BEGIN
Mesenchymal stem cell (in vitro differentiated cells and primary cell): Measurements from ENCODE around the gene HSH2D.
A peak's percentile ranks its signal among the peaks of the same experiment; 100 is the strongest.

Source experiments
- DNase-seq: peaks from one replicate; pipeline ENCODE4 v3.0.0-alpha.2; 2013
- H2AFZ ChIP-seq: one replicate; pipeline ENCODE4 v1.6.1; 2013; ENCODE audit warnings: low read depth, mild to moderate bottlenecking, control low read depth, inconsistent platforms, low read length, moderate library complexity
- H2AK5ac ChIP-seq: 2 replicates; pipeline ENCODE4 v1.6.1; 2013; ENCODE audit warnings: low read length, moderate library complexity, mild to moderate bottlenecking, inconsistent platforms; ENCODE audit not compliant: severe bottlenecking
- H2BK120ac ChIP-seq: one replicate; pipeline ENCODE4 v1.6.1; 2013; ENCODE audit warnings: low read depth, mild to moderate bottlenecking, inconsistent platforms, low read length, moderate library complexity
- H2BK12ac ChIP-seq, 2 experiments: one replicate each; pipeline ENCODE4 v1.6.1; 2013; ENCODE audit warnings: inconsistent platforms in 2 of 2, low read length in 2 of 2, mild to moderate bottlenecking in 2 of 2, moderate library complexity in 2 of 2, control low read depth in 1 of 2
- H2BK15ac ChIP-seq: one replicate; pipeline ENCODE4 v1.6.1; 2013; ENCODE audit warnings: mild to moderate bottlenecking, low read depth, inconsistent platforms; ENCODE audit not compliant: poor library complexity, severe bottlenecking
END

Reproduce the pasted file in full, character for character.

Mesenchymal stem cell (in vitro differentiated cells and primary cell): Measurements from ENCODE around the gene HSH2D.
A peak's percentile ranks its signal among the peaks of the same experiment; 100 is the strongest.

Source experiments
- DNase-seq: peaks from one replicate; pipeline ENCODE4 v3.0.0-alpha.2; 2013
- H2AFZ ChIP-seq: one replicate; pipeline ENCODE4 v1.6.1; 2013; ENCODE audit warnings: low read depth, mild to moderate bottlenecking, control low read depth, inconsistent platforms, low read length, moderate library complexity
- H2AK5ac ChIP-seq: 2 replicates; pipeline ENCODE4 v1.6.1; 2013; ENCODE audit warnings: low read length, moderate library complexity, mild to moderate bottlenecking, inconsistent platforms; ENCODE audit not compliant: severe bottlenecking
- H2BK120ac ChIP-seq: one replicate; pipeline ENCODE4 v1.6.1; 2013; ENCODE audit warnings: low read depth, mild to moderate bottlenecking, inconsistent platforms, low read length, moderate library complexity
- H2BK12ac ChIP-seq, 2 experiments: one replicate each; pipeline ENCODE4 v1.6.1; 2013; ENCODE audit warnings: inconsistent platforms in 2 of 2, low read length in 2 of 2, mild to moderate bottlenecking in 2 of 2, moderate library complexity in 2 of 2, control low read depth in 1 of 2
- H2BK15ac ChIP-seq: one replicate; pipeline ENCODE4 v1.6.1; 2013; ENCODE audit warnings: mild to moderate bottlenecking, low read depth, inconsistent platforms; ENCODE audit not compliant: poor library complexity, severe bottlenecking